R.I. lawmakers urged to permanently legalize medical marijuana

March 28, 2007

Associated Press, Boston Herald

Medical marijuana patients urged legislators on Wednesday to permanently legalize the drug for medicinal uses in Rhode Island, saying it is one of the few things that provide relief for crippling pain often caused by chronic diseases such as multiple sclerosis and AIDS.
    ”Please approve this law again - this time permanently,” said multiple sclerosis patient Rhonda O’Donnell of Warwick at a Senate hearing on a bill that would remove the sunshine clause from the state’s medical marijuana law, essentially legalizing medical marijuana use for good.

    O’Donnell, 44, who got out of her wheelchair and leaned over a podium to speak, said marijuana is often the only thing that can relieve burning pain in her legs from the disease. She asked the committee to ”please show your compassion once again.”

    Rhode Island became the 11th state to legalize marijuana for medicinal purposes in 2006. A total of 244 Rhode Islanders are now permitted to possess small amounts of marijuana under the state’s medical marijuana program, according to state health authorities. Eighteen applications are pending.

    If the law is not renewed by June 30 the licenses will become invalid.
    The senate could consider Sen. Rhoda Perry’s bill by mid-April. The House is also considering a proposal to permanently legalize medicinal marijuana.
    Patients seeking to use marijuana for medical purposes in Rhode Island need documentation from a doctor saying they have one of several chronic illnesses, such as cancer or AIDS, and that the benefits of marijuana use outweigh the risks.
    Applicants must provide certification from a doctor in the state that says marijuana may mitigate their symptoms. They also can designate someone to grow or buy marijuana for them, and those under 18 may use the drug if they get permission from a parent or legal guardian.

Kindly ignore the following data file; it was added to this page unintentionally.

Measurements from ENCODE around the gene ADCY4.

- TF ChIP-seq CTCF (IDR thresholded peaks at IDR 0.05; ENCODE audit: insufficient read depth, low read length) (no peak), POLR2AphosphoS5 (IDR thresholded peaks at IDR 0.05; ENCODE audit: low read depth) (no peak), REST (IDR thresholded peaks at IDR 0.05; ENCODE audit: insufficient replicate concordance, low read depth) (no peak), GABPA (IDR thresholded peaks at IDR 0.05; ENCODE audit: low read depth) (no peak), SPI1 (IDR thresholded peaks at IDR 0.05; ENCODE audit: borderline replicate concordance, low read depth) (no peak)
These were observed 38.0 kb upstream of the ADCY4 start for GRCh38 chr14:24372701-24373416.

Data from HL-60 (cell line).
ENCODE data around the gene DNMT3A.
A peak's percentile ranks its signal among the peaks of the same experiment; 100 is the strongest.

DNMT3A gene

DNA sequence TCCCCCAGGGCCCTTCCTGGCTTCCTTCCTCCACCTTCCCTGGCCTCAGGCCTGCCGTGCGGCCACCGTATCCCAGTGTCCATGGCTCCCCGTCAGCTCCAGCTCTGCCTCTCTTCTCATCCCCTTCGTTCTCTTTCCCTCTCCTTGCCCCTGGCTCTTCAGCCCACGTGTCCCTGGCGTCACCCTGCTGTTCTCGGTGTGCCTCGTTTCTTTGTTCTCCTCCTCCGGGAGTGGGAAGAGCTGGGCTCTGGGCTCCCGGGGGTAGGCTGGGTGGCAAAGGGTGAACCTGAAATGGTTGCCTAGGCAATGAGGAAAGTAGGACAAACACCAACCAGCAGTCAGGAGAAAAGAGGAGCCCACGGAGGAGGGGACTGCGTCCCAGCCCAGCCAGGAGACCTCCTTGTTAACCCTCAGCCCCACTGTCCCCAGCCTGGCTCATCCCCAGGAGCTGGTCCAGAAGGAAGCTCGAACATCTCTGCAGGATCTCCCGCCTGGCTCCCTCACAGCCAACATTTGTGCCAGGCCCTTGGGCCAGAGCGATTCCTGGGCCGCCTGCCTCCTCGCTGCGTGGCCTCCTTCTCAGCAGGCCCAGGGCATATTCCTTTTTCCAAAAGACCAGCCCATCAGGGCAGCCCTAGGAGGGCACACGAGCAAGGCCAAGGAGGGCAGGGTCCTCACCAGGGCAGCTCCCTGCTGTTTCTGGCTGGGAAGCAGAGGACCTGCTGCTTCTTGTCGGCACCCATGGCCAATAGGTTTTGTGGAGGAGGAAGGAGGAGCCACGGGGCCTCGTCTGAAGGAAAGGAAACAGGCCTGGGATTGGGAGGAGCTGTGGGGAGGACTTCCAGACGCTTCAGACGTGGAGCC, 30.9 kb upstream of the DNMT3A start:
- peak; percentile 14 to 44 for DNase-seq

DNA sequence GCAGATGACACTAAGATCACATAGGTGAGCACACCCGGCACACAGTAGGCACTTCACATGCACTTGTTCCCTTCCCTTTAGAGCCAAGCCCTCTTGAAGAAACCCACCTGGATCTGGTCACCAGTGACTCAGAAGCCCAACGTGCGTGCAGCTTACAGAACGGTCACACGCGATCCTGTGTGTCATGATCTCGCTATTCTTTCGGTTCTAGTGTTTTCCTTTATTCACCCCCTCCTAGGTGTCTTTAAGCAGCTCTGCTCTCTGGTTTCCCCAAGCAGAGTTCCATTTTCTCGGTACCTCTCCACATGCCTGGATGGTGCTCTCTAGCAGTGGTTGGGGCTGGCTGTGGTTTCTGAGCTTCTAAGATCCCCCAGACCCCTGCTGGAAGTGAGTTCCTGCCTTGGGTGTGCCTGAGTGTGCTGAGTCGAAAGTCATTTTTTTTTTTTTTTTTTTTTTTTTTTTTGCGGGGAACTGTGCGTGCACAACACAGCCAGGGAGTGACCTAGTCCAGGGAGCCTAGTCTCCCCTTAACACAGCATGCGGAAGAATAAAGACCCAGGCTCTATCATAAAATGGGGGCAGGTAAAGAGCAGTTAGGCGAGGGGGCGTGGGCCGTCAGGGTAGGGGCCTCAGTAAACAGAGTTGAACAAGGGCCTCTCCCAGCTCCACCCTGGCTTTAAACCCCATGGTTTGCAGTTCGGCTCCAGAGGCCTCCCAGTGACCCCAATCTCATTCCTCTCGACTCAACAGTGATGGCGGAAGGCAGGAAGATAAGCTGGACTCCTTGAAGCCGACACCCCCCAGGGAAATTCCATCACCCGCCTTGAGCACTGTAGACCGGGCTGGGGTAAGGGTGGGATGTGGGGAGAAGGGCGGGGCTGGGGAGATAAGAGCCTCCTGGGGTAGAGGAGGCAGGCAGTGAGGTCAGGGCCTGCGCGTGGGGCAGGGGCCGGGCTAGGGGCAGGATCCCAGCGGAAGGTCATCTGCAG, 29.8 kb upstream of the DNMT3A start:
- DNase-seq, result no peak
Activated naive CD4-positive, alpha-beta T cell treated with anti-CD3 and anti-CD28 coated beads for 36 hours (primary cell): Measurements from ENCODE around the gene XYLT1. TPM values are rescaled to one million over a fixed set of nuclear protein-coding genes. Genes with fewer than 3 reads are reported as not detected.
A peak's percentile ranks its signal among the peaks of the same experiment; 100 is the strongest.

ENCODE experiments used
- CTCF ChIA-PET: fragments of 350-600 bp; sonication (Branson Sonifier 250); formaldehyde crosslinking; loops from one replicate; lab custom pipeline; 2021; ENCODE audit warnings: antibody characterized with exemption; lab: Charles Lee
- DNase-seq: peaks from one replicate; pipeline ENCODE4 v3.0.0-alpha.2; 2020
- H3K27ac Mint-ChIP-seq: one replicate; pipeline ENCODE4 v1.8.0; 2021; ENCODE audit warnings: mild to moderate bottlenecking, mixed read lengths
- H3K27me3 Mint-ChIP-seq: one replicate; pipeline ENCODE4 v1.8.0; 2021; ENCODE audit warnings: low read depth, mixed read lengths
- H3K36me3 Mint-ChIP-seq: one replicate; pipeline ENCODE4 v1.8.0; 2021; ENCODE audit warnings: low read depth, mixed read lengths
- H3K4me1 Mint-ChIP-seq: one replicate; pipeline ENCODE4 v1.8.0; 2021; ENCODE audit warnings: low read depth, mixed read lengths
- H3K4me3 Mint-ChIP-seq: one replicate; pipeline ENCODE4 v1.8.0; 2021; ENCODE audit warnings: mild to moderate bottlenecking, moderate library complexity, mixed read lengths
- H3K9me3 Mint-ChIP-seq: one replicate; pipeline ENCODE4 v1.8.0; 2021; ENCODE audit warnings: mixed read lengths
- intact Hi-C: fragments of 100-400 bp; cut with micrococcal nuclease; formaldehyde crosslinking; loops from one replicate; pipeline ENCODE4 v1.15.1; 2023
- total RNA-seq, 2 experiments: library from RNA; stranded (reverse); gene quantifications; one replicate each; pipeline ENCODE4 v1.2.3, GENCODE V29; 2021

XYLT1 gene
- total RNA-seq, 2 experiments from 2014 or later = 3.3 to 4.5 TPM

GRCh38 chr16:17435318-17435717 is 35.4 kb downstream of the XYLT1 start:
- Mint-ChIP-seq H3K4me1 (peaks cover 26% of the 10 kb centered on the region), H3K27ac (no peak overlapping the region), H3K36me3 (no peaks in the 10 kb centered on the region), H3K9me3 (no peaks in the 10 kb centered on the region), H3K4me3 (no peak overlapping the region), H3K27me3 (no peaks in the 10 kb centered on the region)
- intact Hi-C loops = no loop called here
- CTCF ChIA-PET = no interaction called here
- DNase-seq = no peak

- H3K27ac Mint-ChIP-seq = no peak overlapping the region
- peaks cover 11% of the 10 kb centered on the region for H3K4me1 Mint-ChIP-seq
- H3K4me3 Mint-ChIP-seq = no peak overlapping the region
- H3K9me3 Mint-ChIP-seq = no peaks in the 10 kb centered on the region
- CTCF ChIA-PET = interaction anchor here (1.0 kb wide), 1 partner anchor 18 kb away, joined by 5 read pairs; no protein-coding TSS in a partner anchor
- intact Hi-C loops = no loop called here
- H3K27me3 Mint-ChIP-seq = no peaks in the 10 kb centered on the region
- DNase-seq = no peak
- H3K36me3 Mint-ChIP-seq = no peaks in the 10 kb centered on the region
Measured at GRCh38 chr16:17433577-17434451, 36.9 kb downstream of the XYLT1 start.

Perry’s bill would also extend medical marijuana licenses to two years rather than one year.
    Possessing marijuana remains illegal under federal law and people who use the substance could still be prosecuted by federal officials.
    Steven Steiner, co-founder of the Americans for Drug Free Youth, urged the committee to let the bill expire, saying the use of medical marijuana needs further study and that marijuana acts as a gateway to other drugs.
    ”Let the bill die. Let science do it’s job,” he said.
    But Kelly Powers, 32, a Warwick mother of two, said she was sickened by prescription medication and found little relief for multiple sclerosis and chronic anxiety until she used marijuana.
    She told the committee that marijuana has helped reduce her use of prescription drugs and enabled her to resume much of her life.
    ”To have this taken away from all the chronically ill patients would be a crime,” she said.

    Several doctors told the committee that marijuana is now recognized for treating intractable nerve pain and helps many patients cope with an otherwise incapacitating illness. Dr. Margaret Son, an East Providence family physician, said the fact that only several hundred people in Rhode Island are allowed to use medical marijuana shows that the state has been prudent in granting licenses.

    ”I don’t believe that this has been abused in any fashion,” she said.

 

 



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